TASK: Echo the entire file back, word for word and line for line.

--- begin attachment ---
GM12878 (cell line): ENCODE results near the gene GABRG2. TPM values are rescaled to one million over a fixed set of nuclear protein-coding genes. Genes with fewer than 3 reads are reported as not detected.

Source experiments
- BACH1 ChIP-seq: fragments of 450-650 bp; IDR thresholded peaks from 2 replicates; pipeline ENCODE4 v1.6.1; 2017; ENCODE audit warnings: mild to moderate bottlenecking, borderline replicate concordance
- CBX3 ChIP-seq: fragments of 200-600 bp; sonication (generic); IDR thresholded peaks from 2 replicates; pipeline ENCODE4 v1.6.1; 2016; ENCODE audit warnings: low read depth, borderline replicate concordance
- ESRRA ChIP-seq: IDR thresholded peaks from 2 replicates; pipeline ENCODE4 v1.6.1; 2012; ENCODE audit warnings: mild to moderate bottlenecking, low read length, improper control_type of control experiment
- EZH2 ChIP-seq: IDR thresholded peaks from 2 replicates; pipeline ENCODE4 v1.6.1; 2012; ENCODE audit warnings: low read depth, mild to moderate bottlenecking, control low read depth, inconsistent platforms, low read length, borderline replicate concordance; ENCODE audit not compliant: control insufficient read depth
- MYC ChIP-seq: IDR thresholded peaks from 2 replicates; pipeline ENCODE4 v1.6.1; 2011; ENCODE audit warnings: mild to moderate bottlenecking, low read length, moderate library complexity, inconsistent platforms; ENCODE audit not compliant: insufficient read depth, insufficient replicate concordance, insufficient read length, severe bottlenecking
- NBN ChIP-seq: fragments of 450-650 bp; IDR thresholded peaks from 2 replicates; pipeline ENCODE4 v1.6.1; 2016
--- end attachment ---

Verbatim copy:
GM12878 (cell line): ENCODE results near the gene GABRG2. TPM values are rescaled to one million over a fixed set of nuclear protein-coding genes. Genes with fewer than 3 reads are reported as not detected.

Source experiments
- BACH1 ChIP-seq: fragments of 450-650 bp; IDR thresholded peaks from 2 replicates; pipeline ENCODE4 v1.6.1; 2017; ENCODE audit warnings: mild to moderate bottlenecking, borderline replicate concordance
- CBX3 ChIP-seq: fragments of 200-600 bp; sonication (generic); IDR thresholded peaks from 2 replicates; pipeline ENCODE4 v1.6.1; 2016; ENCODE audit warnings: low read depth, borderline replicate concordance
- ESRRA ChIP-seq: IDR thresholded peaks from 2 replicates; pipeline ENCODE4 v1.6.1; 2012; ENCODE audit warnings: mild to moderate bottlenecking, low read length, improper control_type of control experiment
- EZH2 ChIP-seq: IDR thresholded peaks from 2 replicates; pipeline ENCODE4 v1.6.1; 2012; ENCODE audit warnings: low read depth, mild to moderate bottlenecking, control low read depth, inconsistent platforms, low read length, borderline replicate concordance; ENCODE audit not compliant: control insufficient read depth
- MYC ChIP-seq: IDR thresholded peaks from 2 replicates; pipeline ENCODE4 v1.6.1; 2011; ENCODE audit warnings: mild to moderate bottlenecking, low read length, moderate library complexity, inconsistent platforms; ENCODE audit not compliant: insufficient read depth, insufficient replicate concordance, insufficient read length, severe bottlenecking
- NBN ChIP-seq: fragments of 450-650 bp; IDR thresholded peaks from 2 replicates; pipeline ENCODE4 v1.6.1; 2016